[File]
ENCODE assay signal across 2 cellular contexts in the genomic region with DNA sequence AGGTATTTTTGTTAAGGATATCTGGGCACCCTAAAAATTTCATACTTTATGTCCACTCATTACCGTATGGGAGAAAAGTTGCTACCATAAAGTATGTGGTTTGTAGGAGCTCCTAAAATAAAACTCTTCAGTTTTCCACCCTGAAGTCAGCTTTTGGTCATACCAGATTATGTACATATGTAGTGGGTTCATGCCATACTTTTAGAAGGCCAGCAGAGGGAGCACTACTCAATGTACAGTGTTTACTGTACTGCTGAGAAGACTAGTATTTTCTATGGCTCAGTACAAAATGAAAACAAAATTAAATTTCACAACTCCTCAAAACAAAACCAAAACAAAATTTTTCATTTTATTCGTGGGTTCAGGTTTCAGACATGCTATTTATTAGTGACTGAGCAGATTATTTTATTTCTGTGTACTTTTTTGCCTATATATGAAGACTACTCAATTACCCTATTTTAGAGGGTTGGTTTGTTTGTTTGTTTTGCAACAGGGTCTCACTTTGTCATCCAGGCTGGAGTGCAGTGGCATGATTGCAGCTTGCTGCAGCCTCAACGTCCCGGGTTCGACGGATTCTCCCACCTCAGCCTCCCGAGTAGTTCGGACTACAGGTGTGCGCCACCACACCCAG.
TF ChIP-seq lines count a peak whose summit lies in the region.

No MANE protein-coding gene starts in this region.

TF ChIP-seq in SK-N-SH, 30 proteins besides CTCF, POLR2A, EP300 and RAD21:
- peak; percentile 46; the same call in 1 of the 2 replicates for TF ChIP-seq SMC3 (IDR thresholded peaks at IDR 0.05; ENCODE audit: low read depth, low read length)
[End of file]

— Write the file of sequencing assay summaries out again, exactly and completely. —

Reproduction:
ENCODE assay signal across 2 cellular contexts in the genomic region with DNA sequence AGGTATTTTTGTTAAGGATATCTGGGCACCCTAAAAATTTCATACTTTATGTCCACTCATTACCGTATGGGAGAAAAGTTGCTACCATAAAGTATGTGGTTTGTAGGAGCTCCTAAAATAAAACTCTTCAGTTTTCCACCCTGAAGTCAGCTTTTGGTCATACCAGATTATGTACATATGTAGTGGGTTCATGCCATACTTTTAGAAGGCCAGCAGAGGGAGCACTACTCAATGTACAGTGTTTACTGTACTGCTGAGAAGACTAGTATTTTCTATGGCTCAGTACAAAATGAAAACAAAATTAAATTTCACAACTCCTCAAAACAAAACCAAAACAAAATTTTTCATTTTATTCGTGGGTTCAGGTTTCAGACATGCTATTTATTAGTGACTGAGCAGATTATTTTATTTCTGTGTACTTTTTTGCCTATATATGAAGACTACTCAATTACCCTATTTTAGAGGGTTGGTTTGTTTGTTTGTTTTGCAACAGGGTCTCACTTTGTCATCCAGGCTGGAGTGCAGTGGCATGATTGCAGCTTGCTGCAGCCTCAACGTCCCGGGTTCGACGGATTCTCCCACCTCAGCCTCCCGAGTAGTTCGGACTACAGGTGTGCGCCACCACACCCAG.
TF ChIP-seq lines count a peak whose summit lies in the region.

No MANE protein-coding gene starts in this region.

TF ChIP-seq in SK-N-SH, 30 proteins besides CTCF, POLR2A, EP300 and RAD21:
- peak; percentile 46; the same call in 1 of the 2 replicates for TF ChIP-seq SMC3 (IDR thresholded peaks at IDR 0.05; ENCODE audit: low read depth, low read length)